3. Helps lower endotoxins

Endotoxins are the result of an overabundance of bacterial overgrowth in your small intestine that can escape into other parts of your body.

We return back to the fact that collagen contains a high concentration of glycine. Glycine can help your liver fight the harmful effects of endotoxins, which, in turn, helps the thyroid regulate hormones more evenly and effectively.

4. Supports the regulation of blood sugar

To maintain a healthy thyroid, it's important to eat enough carbohydrates in your diet but not too much as they can cause wide swings in sugar levels.

In fact, it's these wide swings in sugar levels that can also cause weight gain and diabetes.

Glycine, heavily concentrated in collagen protein, helps your thyroid gland keep blood sugar steady. If you don't have enough glycine, your bloods sugar levels are more prone to wide fluctuations.

Adding collagen for thyroid health can help regulate the affects of carbohydrates on your blood sugar and your thyroid gland.

5. Helps your body use T3 more efficiently

Overall, it's not enough that your body produces the correct amounts of T3 and T4 hormones from your thyroid.

For example, in hypothyroidism, flooding of free fatty acids into the blood prevents your cells from using the thyroid hormone (T3) efficiently.

The good news is collagen has been shown to slow down or stop the release of these free fatty acids into your body.


Approximately 20 million Americans suffer from some form of thyroid disease and many don't even know they have a problem!

The thyroid gland, part of the endocrine system, sits in the lower part of the neck, regulates metabolism and sends out vital hormones to the rest of your body.

Because the average American diet doesn't contain enough collagen protein, there is evidence that adding a collagen protein supplement may help support your thyroid to function normally and optimally.

Today, it's easy to add collagen supplements and bone broth to your daily routine and keep your body operating at a high level.


What should I look for when choosing a collagen supplement?

First, you are not limited to taking collagen peptides in powder form. Although easy to add to liquids and foods, you may prefer a different way to take your collagen supplement.

You can also get high-quality collagen in pill form, liquid form, bone broth, coffee creamer, coffee and even in protein bars

As we mentioned, collagen protein supplements can come from multiple sources. Actually, most common supplements are derived from bovine (cow/cattle), chicken and marine (fish) sources.

Each of these sources has different collagen type make-ups that target different areas of the body. For example, marine collagen is known for it's anti-aging, skin-enhancing abilities.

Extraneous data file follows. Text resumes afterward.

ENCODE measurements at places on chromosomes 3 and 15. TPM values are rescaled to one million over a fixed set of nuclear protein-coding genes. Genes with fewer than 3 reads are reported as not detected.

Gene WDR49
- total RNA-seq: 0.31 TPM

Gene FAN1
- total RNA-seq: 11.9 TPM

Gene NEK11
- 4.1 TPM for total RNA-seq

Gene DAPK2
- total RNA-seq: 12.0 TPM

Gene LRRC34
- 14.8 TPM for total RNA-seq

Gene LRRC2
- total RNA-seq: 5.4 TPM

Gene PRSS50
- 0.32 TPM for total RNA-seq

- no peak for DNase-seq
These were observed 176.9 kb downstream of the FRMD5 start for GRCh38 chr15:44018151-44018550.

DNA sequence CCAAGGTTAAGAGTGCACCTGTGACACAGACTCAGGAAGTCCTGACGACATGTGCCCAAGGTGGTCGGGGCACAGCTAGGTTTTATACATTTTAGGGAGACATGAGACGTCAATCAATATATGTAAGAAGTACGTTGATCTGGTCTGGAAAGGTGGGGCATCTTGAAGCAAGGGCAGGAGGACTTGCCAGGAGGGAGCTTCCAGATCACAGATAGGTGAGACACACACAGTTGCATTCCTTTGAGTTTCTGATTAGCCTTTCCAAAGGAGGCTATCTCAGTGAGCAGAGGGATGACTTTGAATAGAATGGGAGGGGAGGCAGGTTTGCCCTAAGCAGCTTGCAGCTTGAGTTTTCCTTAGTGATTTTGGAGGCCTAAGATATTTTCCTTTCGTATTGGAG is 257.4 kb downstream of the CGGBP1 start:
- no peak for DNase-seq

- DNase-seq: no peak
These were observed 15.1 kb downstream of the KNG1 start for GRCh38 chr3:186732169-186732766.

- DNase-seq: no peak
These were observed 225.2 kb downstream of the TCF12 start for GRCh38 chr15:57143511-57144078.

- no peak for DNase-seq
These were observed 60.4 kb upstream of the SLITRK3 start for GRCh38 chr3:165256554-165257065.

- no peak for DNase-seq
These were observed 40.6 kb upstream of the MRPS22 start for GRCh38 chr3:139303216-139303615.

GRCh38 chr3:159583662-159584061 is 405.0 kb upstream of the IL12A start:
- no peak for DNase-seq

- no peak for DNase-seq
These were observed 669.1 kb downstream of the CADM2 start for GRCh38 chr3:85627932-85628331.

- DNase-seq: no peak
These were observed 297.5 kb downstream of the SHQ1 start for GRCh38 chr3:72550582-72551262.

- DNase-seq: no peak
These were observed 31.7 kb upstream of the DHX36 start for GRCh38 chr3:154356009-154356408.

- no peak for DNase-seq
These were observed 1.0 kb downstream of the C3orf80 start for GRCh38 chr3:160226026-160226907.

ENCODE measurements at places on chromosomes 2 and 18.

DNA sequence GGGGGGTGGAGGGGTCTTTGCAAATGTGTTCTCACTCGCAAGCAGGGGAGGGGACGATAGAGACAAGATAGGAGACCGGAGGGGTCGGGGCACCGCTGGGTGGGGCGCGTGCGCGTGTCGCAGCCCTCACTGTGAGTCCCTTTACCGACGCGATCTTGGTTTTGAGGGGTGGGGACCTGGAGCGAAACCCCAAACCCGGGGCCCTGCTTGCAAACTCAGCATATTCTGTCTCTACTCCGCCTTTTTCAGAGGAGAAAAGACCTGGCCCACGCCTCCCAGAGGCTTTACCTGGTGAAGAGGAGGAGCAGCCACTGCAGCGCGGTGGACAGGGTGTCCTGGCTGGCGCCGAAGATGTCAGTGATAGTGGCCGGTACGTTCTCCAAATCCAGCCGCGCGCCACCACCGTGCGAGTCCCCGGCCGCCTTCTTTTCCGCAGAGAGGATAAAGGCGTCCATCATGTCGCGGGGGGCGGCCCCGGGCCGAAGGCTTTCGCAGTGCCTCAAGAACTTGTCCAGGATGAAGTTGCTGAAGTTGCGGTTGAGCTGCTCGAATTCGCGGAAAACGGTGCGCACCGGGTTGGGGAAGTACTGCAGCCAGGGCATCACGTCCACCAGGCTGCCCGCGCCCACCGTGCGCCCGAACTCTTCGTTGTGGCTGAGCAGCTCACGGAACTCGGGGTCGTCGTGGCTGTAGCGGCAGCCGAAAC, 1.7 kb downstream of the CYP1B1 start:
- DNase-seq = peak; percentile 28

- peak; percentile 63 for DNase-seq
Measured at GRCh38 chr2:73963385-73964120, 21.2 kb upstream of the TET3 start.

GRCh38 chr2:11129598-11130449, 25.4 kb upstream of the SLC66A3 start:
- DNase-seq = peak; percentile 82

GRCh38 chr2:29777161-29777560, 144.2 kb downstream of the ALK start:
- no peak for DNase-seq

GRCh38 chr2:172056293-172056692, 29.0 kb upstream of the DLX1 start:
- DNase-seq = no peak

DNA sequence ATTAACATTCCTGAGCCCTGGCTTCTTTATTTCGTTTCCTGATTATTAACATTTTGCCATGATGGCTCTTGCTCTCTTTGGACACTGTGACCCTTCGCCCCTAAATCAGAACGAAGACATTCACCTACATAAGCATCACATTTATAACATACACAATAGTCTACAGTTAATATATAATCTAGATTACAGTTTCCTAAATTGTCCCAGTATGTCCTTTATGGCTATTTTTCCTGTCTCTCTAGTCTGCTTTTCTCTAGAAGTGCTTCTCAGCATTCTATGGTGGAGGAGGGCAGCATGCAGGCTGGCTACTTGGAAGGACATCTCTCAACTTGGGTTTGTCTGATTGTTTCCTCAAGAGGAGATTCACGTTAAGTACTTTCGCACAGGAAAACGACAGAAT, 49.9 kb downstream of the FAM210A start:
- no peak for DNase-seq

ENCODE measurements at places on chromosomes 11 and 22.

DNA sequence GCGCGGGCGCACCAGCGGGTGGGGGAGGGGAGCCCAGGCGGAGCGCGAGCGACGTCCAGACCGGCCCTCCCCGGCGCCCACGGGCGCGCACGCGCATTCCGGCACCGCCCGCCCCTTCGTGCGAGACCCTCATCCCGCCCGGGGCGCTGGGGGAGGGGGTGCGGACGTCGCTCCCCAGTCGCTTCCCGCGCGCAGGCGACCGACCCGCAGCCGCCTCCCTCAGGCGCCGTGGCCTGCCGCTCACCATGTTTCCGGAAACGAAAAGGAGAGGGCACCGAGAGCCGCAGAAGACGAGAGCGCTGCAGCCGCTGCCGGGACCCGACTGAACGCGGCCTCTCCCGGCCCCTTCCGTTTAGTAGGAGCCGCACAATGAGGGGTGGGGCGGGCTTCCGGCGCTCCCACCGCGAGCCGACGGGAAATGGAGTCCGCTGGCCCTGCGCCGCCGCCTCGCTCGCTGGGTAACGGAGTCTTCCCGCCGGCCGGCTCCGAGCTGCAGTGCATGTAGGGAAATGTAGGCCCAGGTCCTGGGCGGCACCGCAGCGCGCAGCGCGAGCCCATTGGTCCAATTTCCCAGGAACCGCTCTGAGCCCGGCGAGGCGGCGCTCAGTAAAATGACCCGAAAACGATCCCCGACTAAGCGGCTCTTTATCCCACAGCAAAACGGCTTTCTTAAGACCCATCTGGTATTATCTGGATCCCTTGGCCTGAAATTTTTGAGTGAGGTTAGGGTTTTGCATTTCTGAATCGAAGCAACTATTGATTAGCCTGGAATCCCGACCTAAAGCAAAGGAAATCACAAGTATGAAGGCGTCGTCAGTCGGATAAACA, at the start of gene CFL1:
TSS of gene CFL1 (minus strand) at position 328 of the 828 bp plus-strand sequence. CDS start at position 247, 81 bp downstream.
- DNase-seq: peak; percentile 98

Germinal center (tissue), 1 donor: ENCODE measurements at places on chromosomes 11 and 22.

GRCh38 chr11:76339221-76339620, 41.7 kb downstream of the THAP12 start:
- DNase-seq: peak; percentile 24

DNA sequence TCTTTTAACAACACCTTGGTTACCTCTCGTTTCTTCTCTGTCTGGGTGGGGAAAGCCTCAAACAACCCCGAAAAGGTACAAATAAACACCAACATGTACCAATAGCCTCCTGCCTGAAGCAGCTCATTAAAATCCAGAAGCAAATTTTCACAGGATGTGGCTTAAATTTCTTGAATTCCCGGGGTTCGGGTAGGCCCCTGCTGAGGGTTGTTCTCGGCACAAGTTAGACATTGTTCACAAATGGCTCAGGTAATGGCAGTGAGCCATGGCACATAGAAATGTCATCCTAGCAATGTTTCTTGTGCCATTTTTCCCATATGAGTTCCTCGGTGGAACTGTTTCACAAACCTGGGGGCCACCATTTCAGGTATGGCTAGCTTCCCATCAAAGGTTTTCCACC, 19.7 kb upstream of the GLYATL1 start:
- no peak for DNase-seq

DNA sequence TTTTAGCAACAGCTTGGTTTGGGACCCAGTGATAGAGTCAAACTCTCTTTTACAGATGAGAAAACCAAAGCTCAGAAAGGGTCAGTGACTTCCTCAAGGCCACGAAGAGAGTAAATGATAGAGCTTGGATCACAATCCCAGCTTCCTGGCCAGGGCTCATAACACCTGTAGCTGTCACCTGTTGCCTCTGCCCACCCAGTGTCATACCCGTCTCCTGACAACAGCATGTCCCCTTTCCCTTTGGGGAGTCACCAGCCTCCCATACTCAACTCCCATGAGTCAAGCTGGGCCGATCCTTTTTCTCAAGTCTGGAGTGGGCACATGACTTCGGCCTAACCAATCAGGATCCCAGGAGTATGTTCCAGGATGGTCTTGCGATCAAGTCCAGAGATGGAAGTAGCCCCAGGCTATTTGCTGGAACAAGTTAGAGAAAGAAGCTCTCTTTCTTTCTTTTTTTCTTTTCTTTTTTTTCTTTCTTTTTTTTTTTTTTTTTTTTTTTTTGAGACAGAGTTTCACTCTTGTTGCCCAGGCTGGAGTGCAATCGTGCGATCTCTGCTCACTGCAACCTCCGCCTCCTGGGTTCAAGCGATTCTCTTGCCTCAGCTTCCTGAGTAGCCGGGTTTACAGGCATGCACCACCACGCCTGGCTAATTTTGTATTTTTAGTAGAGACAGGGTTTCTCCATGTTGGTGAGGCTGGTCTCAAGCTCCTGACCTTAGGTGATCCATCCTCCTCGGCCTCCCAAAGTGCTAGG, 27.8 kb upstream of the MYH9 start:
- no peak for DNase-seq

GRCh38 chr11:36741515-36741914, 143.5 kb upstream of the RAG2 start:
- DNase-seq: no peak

Get all sources of collagen protein in one convenient product--we have reviewed the best multi collagen peptides powders, so check out that article too.

Are there side effects of taking a collagen supplement?

In general, collagen supplements do not create negative or harmful side effects. Most people can tolerate collagen supplements and/or bone broth well.

If you are one of the few who might have side effects, you would probably experience:

  • An uncomfortable bloated feeling
  • Heartburn
  • A bad taste in the mouth
  • An Allergic reaction to collagen source (fish, beef, chicken)

If you start to use hydrolyzed collagen powder and supplements and experience any of these symptoms, you can also look at vegan collagen-boosting supplements instead.

How else can I get more collagen into my diet?

In addition to powder, liquid or pill versions of collagen, you can also get collagen protein through these food sources:

  • Homemade or store-bought broth (from gelatinous meats/bones)
  • Oxtail
  • Pork Rinds (skins)
  • Head Cheese
  • Pig Feet
  • Chicken Feet
  • Gelatin Deserts (Jello)
  • Lamb
  • Veal (Osso Buco)

Can I take collagen supplements with thyroid medication?

If you are taking thyroid medication, you'll want to consult with your health care professional before starting any new supplement. 

It should be noted you'll want to establish a routine that allows for maximum absorption of your thyroid medication.

In fact, your physician will probably advise you to take your thyroid pill on an empty stomach and wait at least one hour before eating or taking a supplement.

Finally, anyone will receive the maximum benefits of a collagen supplement consistently using it over the long term.

How can I help my thyroid with collagen if I'm vegan?

Instead of taking animal-derived collagen peptides, you can change your approach by using a supplement that provides what your body needs to boost your own collagen production.

By combining the amino acids that are prevalent in collagen, and adding in vitamin C and other minerals, this formula can help your body create its own protein.

Finally, you may also benefit from taking a glycine supplement.